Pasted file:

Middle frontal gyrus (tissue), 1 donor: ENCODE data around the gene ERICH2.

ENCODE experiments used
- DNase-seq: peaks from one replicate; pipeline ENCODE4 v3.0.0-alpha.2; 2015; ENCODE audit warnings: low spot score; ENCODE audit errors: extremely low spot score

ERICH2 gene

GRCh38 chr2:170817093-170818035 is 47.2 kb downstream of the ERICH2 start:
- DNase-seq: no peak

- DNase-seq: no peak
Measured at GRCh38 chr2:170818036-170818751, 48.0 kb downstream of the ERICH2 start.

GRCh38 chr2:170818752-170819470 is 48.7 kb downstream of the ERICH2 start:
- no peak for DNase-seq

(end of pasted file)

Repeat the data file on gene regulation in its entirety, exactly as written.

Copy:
Middle frontal gyrus (tissue), 1 donor: ENCODE data around the gene ERICH2.

ENCODE experiments used
- DNase-seq: peaks from one replicate; pipeline ENCODE4 v3.0.0-alpha.2; 2015; ENCODE audit warnings: low spot score; ENCODE audit errors: extremely low spot score

ERICH2 gene

GRCh38 chr2:170817093-170818035 is 47.2 kb downstream of the ERICH2 start:
- DNase-seq: no peak

- DNase-seq: no peak
Measured at GRCh38 chr2:170818036-170818751, 48.0 kb downstream of the ERICH2 start.

GRCh38 chr2:170818752-170819470 is 48.7 kb downstream of the ERICH2 start:
- no peak for DNase-seq